The Michigan Daily discovered in April 2005 that several articles written by arts editor Marshall W. Lee did not meet the newspaper’s standard of ethical journalism. Parts of these stories had been plagiarized from other news sources. Although the article below has not been found to contain plagiarism, the Daily no longer stands by its content. For details, see the Daily’s editorial.
SpongeBob SquarePants, the delightfully dim aquatic Candide singlehandedly keeping Nickelodeon’s ship afloat, is unquestionably the coolest sponge in the sea. And now with “The SpongeBob SquarePants Movie,” a feature-length adaptation of his hit half-hour program, Bikini Bottom’s favorite fry-cook is also the coolest sponge on the screen.
If the raucous, indulgent nonsense of SpongeBob (voiced by Tom Kenny) and his oafish best buddy Patrick Star (Bill Fagerbakke) has never graced the hallowed ground of your TiVo, then this 90-minute quirk-fest from series creator Stephen Hillenburg may seem an insufferably aggressive exercise in stupidity. But for the mind-bending mix of elementary-age tykes and 20-something hipsters who faithfully follow the small-screen antics of SpongeBob, Patrick, Squidward and Sandy, the movie’s joyous irreverence will not disappoint (David Hasselhoff as deus ex machina? You bet your porous, yellow ass!)
Unlike other animated fare with an eye for adult humor, the charming heart of Hillenburg’s underwater world has always been the celebration of SpongeBob’s childish virtue, his wonderfully na�ve belief that everything will turn out fine before the credits roll. It’s no big shock then that the story of SpongeBob’s big-screen adventure is basically the triumph of juvenile determination over grown-up disbelief. In the movie, SpongeBob is dismayed when his managerial dreams are dashed by Mr. Krabs, proprietor of the fast-food joint where our yellow hero mans the grill. With SpongeBob away on a wild ice-cream bender, the time is ripe for Bikini Bottom’s pintsized scoundrel and rival restaurateur Plankton to put into motion his evil plan for world domination. This scheme involves the theft of King Neptune’s crown, which SpongeBob and Patrick promptly set off to retrieve with the helpful guidance of the King’s daughter Mindy (Scarlett Johansson). Along the way the duo encounters various dangers, hilarious obstacles and the unabashed goofiness of several show-stopping musical numbers.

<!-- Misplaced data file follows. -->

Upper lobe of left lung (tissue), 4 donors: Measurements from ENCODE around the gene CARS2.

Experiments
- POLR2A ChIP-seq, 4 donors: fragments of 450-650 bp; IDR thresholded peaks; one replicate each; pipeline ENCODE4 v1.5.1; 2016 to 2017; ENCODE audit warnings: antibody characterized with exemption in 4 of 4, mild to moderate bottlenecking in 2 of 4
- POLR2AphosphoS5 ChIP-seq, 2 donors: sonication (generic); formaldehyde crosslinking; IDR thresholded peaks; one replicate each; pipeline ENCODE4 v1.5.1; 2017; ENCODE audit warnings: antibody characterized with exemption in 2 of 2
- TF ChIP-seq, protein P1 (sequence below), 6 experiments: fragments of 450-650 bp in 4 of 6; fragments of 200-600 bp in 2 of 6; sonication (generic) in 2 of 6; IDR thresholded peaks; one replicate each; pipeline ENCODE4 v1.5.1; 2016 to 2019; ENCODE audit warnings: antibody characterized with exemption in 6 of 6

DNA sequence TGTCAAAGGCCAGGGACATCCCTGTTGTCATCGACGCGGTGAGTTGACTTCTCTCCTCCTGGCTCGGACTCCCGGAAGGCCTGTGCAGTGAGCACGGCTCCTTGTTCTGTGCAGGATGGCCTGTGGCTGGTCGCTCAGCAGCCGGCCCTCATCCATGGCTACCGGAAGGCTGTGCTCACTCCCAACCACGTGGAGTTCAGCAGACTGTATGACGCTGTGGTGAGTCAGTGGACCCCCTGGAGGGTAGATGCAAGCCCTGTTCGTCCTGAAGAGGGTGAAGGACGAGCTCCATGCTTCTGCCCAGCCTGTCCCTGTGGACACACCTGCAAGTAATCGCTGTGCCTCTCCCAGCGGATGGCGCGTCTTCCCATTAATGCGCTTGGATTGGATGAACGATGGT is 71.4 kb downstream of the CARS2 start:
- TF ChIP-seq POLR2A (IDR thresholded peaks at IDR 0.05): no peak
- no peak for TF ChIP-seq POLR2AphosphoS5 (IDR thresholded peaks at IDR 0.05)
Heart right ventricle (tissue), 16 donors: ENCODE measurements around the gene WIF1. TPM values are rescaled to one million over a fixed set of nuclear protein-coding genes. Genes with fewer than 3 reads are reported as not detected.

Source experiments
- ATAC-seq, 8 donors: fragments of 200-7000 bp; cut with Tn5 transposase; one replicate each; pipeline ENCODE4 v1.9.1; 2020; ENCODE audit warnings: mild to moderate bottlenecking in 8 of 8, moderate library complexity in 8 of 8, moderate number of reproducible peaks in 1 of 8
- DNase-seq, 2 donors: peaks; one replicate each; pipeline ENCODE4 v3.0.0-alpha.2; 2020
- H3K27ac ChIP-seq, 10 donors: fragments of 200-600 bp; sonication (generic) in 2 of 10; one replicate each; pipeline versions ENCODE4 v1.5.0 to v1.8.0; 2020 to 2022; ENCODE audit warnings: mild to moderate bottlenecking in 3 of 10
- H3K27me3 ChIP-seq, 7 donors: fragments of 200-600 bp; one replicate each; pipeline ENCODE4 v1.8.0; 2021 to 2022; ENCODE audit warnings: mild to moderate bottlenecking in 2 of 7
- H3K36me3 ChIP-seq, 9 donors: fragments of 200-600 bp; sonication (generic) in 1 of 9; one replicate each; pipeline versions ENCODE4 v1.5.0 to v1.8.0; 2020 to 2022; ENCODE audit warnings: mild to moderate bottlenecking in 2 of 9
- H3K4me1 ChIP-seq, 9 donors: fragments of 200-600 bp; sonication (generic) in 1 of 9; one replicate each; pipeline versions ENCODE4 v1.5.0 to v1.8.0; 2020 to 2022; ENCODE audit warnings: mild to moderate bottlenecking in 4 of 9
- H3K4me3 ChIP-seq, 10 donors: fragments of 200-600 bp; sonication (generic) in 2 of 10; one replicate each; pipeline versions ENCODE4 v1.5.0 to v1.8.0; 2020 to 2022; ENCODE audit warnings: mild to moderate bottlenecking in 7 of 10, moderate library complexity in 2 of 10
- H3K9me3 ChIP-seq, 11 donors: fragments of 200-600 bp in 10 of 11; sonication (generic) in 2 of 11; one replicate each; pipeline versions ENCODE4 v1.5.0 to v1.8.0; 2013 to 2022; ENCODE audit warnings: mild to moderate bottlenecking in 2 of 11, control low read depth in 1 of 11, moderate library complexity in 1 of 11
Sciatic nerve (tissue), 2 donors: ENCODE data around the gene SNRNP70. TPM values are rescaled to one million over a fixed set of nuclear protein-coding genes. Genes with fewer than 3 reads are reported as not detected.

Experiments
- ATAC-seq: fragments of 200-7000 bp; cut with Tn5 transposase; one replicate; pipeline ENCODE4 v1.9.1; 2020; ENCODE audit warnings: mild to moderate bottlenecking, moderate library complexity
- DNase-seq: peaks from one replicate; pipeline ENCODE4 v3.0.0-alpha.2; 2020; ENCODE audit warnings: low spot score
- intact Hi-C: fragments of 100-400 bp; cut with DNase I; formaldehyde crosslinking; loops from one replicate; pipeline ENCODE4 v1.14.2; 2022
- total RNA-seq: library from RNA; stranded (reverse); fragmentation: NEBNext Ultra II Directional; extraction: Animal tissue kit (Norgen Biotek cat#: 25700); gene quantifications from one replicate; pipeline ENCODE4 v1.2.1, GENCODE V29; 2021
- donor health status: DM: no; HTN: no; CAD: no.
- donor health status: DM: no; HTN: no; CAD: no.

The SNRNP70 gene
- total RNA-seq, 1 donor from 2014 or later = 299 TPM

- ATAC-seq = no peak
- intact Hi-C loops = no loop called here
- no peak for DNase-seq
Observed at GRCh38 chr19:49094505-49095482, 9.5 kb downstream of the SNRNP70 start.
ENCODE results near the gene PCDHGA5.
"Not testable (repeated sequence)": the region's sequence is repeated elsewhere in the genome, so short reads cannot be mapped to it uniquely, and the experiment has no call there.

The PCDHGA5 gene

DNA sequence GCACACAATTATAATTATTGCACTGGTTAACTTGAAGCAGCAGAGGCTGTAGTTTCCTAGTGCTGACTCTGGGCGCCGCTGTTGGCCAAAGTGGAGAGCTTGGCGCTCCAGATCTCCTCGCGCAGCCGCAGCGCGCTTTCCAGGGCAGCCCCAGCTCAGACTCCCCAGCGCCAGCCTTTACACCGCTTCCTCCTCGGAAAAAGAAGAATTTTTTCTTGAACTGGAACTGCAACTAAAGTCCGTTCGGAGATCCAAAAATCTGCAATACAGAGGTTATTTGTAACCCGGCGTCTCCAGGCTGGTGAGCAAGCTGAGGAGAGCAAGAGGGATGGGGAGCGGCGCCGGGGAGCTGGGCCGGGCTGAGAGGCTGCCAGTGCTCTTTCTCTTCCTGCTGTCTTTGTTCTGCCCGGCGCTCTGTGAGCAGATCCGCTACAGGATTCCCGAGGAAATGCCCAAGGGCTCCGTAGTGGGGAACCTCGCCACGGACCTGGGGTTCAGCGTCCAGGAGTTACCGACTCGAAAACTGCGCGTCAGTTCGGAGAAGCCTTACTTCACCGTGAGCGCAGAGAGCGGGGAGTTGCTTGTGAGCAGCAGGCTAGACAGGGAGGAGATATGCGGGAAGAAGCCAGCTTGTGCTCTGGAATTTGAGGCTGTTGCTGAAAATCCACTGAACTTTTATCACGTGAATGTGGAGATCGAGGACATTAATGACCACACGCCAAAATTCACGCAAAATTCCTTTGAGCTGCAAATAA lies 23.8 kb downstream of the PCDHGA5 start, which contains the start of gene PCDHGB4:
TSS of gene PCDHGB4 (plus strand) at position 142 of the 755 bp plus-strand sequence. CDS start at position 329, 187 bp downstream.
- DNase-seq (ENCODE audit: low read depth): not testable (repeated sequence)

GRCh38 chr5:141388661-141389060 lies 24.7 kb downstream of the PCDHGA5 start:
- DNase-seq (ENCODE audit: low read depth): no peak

What is most refreshing about “SpongeBob” is Hillenburg’s blatant disregard for the Hallmark morality and jazzy CGI animation of most children’s programming. The static, 2-D backgrounds and vibrant colors have the convoluted look and feel of an aquatic acid trip, and the strident absurdity of SpongeBob’s world is a delightful reprieve from the self-important and self-righteous attitude of many films aimed at kids (see “The Polar Express”). The regression away from cynicism, sarcasm and violence is simple and joyous, creating a vacuum where buoyant good cheer and wide-eyed amazement can thrive entirely on their own terms.
Despite ubiquitous butt-jokes and a smattering of outdated pop-culture references, the infantile, absurdist genius of Hillenburg and crew makes every moment wild and fresh, and in these troubling times of unrelenting evil and election postmortem, who among us couldn’t use some time alone with a happy, hopeful sponge?
Rating: 4 out of 5 stars